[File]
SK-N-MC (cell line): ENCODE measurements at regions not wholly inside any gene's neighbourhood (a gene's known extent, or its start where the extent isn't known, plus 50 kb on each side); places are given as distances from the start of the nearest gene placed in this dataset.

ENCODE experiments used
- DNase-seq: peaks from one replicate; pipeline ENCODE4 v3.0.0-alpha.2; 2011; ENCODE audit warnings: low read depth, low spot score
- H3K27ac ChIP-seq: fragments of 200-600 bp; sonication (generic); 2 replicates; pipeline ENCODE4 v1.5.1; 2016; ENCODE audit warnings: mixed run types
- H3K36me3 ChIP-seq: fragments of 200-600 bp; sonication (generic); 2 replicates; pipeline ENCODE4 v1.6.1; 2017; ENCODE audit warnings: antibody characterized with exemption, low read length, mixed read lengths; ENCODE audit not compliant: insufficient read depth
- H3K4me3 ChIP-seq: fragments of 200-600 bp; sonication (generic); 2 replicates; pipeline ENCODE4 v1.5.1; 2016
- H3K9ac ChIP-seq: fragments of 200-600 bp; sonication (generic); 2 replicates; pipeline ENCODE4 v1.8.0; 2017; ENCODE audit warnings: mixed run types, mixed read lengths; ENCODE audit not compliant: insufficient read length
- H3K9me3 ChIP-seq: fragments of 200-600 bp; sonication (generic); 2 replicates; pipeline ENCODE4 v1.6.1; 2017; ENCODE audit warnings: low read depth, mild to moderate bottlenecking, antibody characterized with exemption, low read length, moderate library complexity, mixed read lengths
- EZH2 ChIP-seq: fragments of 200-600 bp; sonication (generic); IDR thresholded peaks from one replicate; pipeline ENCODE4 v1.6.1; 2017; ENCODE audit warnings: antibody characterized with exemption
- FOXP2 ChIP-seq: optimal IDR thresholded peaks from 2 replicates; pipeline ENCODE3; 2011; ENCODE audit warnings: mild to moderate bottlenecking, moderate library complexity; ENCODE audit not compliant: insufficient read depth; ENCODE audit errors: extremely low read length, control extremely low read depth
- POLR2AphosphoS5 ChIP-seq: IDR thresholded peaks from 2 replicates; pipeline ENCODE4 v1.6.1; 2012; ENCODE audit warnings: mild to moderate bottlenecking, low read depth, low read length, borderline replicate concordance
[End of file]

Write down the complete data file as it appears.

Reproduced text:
SK-N-MC (cell line): ENCODE measurements at regions not wholly inside any gene's neighbourhood (a gene's known extent, or its start where the extent isn't known, plus 50 kb on each side); places are given as distances from the start of the nearest gene placed in this dataset.

ENCODE experiments used
- DNase-seq: peaks from one replicate; pipeline ENCODE4 v3.0.0-alpha.2; 2011; ENCODE audit warnings: low read depth, low spot score
- H3K27ac ChIP-seq: fragments of 200-600 bp; sonication (generic); 2 replicates; pipeline ENCODE4 v1.5.1; 2016; ENCODE audit warnings: mixed run types
- H3K36me3 ChIP-seq: fragments of 200-600 bp; sonication (generic); 2 replicates; pipeline ENCODE4 v1.6.1; 2017; ENCODE audit warnings: antibody characterized with exemption, low read length, mixed read lengths; ENCODE audit not compliant: insufficient read depth
- H3K4me3 ChIP-seq: fragments of 200-600 bp; sonication (generic); 2 replicates; pipeline ENCODE4 v1.5.1; 2016
- H3K9ac ChIP-seq: fragments of 200-600 bp; sonication (generic); 2 replicates; pipeline ENCODE4 v1.8.0; 2017; ENCODE audit warnings: mixed run types, mixed read lengths; ENCODE audit not compliant: insufficient read length
- H3K9me3 ChIP-seq: fragments of 200-600 bp; sonication (generic); 2 replicates; pipeline ENCODE4 v1.6.1; 2017; ENCODE audit warnings: low read depth, mild to moderate bottlenecking, antibody characterized with exemption, low read length, moderate library complexity, mixed read lengths
- EZH2 ChIP-seq: fragments of 200-600 bp; sonication (generic); IDR thresholded peaks from one replicate; pipeline ENCODE4 v1.6.1; 2017; ENCODE audit warnings: antibody characterized with exemption
- FOXP2 ChIP-seq: optimal IDR thresholded peaks from 2 replicates; pipeline ENCODE3; 2011; ENCODE audit warnings: mild to moderate bottlenecking, moderate library complexity; ENCODE audit not compliant: insufficient read depth; ENCODE audit errors: extremely low read length, control extremely low read depth
- POLR2AphosphoS5 ChIP-seq: IDR thresholded peaks from 2 replicates; pipeline ENCODE4 v1.6.1; 2012; ENCODE audit warnings: mild to moderate bottlenecking, low read depth, low read length, borderline replicate concordance